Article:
This page relates to prospective applicants from under-represented ethnic groups. The resources include relevant application support schemes, scholarship programmes, and international societies.
We recognize that there are more under-represented ethnic groups than those listed below. The following links relate to resources and opportunities we are currently aware of; this page will be continually updated.
EXPERIENCES AND ADVICE FROM BLACK STUDENTS
Q&A with Black students from Oxford and Cambridge 🔗 🌟 InsideUni recently hosted a Q&A with Black students from both universities, including current students and recent graduates. The panellists answered a variety of questions about encouraging Black students to apply, and ensuring access work continues after the admissions process.
Target Oxbridge podcast 🔗 🌟 This podcast features interviews with students with Black African and Caribbean heritage, who previously participated in the Target Oxbridge programme. They discuss their experiences and advice for future applicants.
Taking Up Space 🔗 Written by Cambridge graduates Chelsea Kwakye and Ore Ogunbiyi, this book and accompanying website features honest conversations with past and present students to explore what ‘inclusion’ and ‘diversity’ truly mean for young Black women. In particular, check out the reading lists 🔗 🌟 they have compiled for each subject, focusing on decolonising university curricula and promoting the works of Black authors. This interview with the author 🔗 explains some of the book’s aims further.
‘What is it like to be a Black student at Cambridge?’ video 🔗 🌟 Student YouTuber Courtney Daniella talks candidly to other students about their experiences at Cambridge, including discussions about workloads, extracurriculars and diversity.
APPLICATION SUPPORT SCHEMES
Target Oxbridge scheme 🔗 🌟 This free programme aims to help students with Black African and Caribbean heritage increase their chances of being offered a place at Oxford or Cambridge. The programme includes a tailored series of critical theory discussions; one-to-one mentoring; structured interview preparation sessions; and visits to both universities.
Click Cambridge: Year 10 students 🔗 A new online programme for 2020/21 run by a group of Cambridge colleges, which aims to equip students with the information and skills needed to apply to selective universities. Each month, there will be a webinar on a different topic, addressing various aspects of university applications and the student experience.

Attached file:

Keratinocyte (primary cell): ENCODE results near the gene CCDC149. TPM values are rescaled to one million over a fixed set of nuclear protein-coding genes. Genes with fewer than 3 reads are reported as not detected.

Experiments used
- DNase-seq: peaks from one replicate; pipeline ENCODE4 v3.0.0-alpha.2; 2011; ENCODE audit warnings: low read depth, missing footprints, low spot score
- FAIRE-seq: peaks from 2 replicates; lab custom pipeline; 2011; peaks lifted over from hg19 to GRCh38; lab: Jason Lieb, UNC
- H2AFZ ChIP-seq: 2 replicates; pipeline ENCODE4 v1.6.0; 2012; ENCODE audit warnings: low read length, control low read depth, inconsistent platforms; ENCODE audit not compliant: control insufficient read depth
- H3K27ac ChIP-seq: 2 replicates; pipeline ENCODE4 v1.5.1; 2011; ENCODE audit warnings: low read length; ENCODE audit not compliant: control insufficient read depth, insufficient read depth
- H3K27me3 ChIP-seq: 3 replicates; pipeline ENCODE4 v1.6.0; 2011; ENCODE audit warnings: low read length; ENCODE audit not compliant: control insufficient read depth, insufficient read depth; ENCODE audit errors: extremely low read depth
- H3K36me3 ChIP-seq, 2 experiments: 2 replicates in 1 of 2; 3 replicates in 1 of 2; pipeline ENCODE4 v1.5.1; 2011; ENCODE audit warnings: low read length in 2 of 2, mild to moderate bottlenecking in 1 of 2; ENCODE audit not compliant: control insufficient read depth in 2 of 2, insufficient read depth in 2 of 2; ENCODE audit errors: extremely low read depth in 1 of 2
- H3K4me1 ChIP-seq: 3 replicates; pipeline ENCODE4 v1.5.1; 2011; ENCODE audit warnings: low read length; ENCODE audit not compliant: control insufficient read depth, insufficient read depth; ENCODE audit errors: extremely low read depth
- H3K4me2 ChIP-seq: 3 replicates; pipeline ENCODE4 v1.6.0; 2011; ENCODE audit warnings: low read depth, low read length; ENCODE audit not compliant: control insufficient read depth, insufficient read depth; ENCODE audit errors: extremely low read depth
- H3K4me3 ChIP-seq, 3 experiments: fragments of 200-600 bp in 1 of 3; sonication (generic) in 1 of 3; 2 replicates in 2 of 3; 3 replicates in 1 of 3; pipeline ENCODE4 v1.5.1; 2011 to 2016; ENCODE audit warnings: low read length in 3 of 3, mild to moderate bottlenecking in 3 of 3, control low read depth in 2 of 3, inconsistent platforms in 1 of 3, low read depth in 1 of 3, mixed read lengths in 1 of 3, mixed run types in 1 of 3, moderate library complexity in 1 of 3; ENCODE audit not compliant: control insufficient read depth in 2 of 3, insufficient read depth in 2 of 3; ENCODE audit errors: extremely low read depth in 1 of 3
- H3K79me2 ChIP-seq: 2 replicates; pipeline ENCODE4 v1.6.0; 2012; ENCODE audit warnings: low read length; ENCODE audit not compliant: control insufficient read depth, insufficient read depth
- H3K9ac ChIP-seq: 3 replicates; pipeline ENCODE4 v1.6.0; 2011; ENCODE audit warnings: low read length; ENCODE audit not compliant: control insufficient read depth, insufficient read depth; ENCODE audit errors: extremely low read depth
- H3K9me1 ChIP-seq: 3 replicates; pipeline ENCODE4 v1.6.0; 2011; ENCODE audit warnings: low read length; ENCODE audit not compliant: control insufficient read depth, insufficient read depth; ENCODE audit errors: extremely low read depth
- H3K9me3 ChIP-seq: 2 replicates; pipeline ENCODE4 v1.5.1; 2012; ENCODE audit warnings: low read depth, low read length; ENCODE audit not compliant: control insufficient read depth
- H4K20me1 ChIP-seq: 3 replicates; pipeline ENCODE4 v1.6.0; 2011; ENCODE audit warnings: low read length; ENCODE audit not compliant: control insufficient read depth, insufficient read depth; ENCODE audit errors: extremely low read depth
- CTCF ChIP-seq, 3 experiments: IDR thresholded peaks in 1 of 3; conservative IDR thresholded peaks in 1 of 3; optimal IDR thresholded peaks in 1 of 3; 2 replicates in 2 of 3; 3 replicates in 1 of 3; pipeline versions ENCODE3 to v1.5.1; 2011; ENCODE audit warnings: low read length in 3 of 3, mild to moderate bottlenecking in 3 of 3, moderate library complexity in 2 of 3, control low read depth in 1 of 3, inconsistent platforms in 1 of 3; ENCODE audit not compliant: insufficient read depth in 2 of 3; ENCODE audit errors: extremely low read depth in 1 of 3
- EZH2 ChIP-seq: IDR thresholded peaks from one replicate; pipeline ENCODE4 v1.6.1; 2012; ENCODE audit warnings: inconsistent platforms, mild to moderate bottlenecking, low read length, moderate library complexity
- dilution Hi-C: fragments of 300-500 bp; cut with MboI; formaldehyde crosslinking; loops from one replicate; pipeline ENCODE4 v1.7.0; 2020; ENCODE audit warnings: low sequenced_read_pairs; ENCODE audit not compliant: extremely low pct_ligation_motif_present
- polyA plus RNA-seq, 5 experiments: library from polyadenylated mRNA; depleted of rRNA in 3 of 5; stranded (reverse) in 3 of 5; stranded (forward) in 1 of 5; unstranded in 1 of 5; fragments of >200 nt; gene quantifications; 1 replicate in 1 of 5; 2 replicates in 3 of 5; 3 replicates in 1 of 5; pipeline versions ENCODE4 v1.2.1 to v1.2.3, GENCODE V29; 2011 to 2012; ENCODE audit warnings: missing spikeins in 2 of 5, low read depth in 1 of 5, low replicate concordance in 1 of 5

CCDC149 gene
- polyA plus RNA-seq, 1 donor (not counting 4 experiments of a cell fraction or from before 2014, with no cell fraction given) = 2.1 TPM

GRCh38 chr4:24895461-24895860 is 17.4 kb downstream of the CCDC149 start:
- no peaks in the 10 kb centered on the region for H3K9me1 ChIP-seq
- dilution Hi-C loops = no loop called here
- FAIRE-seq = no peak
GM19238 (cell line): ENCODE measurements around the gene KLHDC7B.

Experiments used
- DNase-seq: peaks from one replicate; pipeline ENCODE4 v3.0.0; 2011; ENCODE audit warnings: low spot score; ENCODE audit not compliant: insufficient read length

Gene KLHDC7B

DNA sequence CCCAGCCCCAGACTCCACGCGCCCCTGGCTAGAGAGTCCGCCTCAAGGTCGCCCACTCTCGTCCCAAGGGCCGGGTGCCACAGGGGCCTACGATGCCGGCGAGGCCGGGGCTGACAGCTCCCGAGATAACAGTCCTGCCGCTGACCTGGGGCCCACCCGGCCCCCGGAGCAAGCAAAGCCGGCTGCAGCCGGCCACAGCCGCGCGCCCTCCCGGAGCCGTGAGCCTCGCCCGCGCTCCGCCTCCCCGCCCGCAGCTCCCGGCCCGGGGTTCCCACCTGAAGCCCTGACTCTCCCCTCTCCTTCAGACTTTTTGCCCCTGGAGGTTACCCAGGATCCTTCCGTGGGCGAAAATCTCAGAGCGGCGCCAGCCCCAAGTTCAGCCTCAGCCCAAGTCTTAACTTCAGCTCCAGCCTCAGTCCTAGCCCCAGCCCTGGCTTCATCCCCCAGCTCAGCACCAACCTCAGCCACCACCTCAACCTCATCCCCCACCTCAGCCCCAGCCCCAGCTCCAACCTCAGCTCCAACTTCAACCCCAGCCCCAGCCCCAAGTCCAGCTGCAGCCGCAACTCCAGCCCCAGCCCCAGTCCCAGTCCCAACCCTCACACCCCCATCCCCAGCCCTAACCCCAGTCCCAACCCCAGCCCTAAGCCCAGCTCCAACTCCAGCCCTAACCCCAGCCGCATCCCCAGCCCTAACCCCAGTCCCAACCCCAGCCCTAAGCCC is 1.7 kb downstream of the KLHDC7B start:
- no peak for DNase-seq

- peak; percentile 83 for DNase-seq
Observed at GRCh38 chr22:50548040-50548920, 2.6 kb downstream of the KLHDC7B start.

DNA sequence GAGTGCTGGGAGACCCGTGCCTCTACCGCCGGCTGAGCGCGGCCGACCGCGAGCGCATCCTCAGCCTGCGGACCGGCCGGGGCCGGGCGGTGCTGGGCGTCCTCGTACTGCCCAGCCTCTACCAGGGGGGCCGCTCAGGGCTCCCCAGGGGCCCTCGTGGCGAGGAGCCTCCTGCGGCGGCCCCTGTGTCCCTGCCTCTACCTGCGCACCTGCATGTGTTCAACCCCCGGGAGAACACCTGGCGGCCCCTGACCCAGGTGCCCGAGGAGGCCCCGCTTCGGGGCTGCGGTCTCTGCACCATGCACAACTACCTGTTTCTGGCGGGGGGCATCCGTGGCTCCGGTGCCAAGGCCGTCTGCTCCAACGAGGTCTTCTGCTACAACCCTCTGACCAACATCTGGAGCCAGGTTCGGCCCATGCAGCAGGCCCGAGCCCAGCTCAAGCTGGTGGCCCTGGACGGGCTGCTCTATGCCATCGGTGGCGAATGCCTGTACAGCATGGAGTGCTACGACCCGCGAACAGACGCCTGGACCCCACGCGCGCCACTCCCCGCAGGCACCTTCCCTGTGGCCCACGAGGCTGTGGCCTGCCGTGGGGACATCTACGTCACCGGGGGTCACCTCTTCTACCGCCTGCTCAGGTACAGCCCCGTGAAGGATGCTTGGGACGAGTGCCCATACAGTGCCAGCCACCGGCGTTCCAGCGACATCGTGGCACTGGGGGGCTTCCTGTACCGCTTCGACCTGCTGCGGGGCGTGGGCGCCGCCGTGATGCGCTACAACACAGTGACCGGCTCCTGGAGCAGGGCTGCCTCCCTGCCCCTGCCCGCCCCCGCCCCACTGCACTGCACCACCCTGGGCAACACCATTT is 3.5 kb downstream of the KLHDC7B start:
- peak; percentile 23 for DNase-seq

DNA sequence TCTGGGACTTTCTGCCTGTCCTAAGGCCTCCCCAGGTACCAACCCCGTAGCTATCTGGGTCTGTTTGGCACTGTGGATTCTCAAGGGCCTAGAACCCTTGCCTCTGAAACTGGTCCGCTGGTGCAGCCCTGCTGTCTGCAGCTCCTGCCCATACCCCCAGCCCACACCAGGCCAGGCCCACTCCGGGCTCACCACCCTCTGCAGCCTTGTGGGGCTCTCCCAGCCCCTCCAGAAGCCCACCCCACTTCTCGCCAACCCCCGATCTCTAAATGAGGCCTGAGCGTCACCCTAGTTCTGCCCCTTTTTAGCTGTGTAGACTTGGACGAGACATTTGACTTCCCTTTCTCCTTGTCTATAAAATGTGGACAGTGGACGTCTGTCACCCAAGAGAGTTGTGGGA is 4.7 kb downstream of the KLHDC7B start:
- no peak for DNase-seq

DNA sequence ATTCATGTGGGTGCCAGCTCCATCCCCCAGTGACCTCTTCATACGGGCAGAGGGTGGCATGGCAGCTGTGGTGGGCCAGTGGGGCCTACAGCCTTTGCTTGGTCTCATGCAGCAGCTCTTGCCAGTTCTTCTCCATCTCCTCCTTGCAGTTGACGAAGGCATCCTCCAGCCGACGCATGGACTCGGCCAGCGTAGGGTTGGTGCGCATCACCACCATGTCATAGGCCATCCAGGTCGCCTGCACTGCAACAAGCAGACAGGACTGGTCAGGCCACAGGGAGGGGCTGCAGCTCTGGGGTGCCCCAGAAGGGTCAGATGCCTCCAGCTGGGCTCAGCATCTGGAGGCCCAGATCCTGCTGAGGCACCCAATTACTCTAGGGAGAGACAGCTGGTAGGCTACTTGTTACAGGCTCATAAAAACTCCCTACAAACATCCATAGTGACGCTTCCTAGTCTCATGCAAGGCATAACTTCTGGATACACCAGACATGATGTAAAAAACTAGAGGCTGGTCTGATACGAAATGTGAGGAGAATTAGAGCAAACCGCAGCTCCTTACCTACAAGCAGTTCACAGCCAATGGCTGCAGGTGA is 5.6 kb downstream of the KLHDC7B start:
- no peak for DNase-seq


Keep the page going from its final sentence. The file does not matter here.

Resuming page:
Generating Genius: Uni Genius 🔗 🌟 An initiative aimed at Year 12 STEM (Science Technology, Engineering, and Maths) students from Black African or Caribbean backgrounds. The programme provides STEM-specific skills workshops, mentoring, careers and university advice, and work experience opportunities.
The Amos Bursary 🔗 A programme that supports young Black men in their academic and professional development. The initiative provides mentoring, support from a number of affiliated firms, and a personal development programme.
FUNDING AND SCHOLARSHIPS
Stormzy Scholarship 🔗 Every year, Stormzy offers two scholarships to Black UK students who have a confirmed place at Cambridge. The funding, which doesn't have to be repaid, covers the full cost of tuition fees and provides a yearly maintenance grant for the duration of the students' course.
Oxford-Arlan Hamilton & Earline Butler Sims Scholarship: Oxford 🔗 Launched for 2020 entry, the scholarship is available to UK undergraduates of Black African and Caribbean heritage who come from disadvantaged backgrounds.
Cambridge African Caribbean Society 🔗 Open to every student of African and Caribbean descent, and those interested in learning about African and Caribbean culture. CUACS prides themselves on their commitment to education, empowerment and entertainment, as well as providing a friendly community for members.
Oxford African Caribbean Society 🔗 OxACS runs numerous initiatives to support prospective applicants, including a mentorship scheme and annual admissions workshops. Feel free to contact them on [email protected] to learn more about these opportunities, or their Facebook page 🔗.
Black Cantabs project 🔗 This project, run by current students and alumni, aims to uncover and preserve the legacies of Black alumni. They aim to celebrate and normalize diversity, while creating a strong community of past and present students.
APPLICATION SUPPORT SCHEMES
CamSpire BPA scheme 🔗 🌟 A new initiative run by Cambridge University Students' Union (CUSU), offering Bangladeshi, Pakistani and Arab (BPA) students the chance to experience student life at Cambridge. The programme includes online mentoring with current BPA students; an interview workshop; and a free residential event.
Click Cambridge: Year 12 students 🔗 A new online programme for 2020/21 run by a group of Cambridge colleges, which aims to equip students with the information and skills needed to apply to selective universities. Each month, there will be a webinar on a different topic, addressing various aspects of university applications and the student experience.
CU BanglaSoc 🔗 ‘One of BanglaSoc’s biggest aim is to help freshers settle into their new lifestyle at University. Often many of our members come from households where they are the first to move out and this can be for some a daunting prospect. Through hosting a range of social events BanglaSoc has helped many of our members ease into the transition of moving away from home.’